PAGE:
“Eggs from infected shrimp brood stock have been shown to produce healthy post-larvae if properly disinfected, prompting a major hatchery to change its protocols and a huge spike in juvenile survival rates.”
Back in 2018, at the SEAFDEC/AQD Tiger Shrimp Spawner/Broodstock Facility in Iloilo, Philippines, eggs from shrimp brood stock that were shown to contain pathogens would be promptly chlorinated and disposed of to maintain biosecurity.
The hatchery uses polymerase chain reaction (PCR) tests on the broodstock, in order to weed out any infected with white spot syndrome virus (WSSV), monodon baculovirus (MBV), infectious hypodermal and hematopoietic necrosis virus (IHHNV), yellow head virus (YHV), acute hepatopancreatic necrosis disease (AHPND), and the parasite Enterocytozoon hepatopenaei (EHP).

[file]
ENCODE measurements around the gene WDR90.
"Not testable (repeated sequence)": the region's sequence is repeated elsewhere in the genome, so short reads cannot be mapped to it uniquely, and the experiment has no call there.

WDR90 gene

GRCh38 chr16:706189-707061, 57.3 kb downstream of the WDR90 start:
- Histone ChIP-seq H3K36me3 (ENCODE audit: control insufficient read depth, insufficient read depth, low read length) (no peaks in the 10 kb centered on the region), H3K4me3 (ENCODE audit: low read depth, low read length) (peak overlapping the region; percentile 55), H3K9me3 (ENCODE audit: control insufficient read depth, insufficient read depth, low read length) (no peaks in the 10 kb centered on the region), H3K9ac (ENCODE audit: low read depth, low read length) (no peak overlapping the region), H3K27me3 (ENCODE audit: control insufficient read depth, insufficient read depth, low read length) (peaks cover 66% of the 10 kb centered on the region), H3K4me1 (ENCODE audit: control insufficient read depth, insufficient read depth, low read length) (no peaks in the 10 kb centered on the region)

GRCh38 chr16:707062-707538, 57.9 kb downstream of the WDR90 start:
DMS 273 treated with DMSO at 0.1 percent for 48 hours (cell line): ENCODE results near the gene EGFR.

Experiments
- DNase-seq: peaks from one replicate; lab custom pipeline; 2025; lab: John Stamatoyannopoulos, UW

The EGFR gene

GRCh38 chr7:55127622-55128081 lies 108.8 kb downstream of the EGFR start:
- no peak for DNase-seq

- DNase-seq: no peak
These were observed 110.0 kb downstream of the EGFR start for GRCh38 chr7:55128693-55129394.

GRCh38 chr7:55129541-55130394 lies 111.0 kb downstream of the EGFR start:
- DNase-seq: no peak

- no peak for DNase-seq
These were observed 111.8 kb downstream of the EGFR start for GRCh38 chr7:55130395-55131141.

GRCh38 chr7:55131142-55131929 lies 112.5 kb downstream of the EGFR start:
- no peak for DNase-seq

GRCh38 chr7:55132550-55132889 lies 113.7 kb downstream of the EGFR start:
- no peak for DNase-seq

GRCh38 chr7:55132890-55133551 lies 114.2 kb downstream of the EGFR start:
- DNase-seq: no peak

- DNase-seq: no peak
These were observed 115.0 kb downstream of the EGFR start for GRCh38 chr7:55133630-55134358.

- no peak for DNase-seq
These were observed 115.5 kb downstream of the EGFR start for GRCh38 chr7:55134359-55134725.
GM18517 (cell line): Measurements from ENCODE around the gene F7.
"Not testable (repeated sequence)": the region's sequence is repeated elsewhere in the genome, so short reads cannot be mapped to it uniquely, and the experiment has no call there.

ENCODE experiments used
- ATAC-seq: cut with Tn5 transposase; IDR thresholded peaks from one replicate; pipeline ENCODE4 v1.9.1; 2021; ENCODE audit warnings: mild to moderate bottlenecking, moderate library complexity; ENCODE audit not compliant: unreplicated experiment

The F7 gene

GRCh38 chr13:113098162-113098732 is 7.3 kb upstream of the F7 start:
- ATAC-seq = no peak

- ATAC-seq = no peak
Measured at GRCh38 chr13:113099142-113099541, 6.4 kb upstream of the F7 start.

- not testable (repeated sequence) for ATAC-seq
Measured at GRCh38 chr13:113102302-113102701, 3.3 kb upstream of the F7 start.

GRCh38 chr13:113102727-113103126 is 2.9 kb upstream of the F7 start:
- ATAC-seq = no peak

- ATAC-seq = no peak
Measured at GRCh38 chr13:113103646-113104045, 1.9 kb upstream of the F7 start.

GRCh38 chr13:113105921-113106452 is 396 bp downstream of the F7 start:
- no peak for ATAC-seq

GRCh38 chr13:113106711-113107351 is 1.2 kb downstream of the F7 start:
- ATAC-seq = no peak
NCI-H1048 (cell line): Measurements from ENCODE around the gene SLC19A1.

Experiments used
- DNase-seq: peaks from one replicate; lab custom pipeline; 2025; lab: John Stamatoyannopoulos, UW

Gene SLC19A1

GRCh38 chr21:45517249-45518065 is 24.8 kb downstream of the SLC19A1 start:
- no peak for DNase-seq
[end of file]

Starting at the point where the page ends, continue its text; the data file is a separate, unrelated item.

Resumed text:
However, given the large number of eggs being disposed of – from 200,000 to 1 million of them per brood – SEAFDEC/AQD scientist Dr Leobert de la Peña started disinfecting the eggs and soon found that disease-free post-larvae can be successfully produced from infected broodstock.
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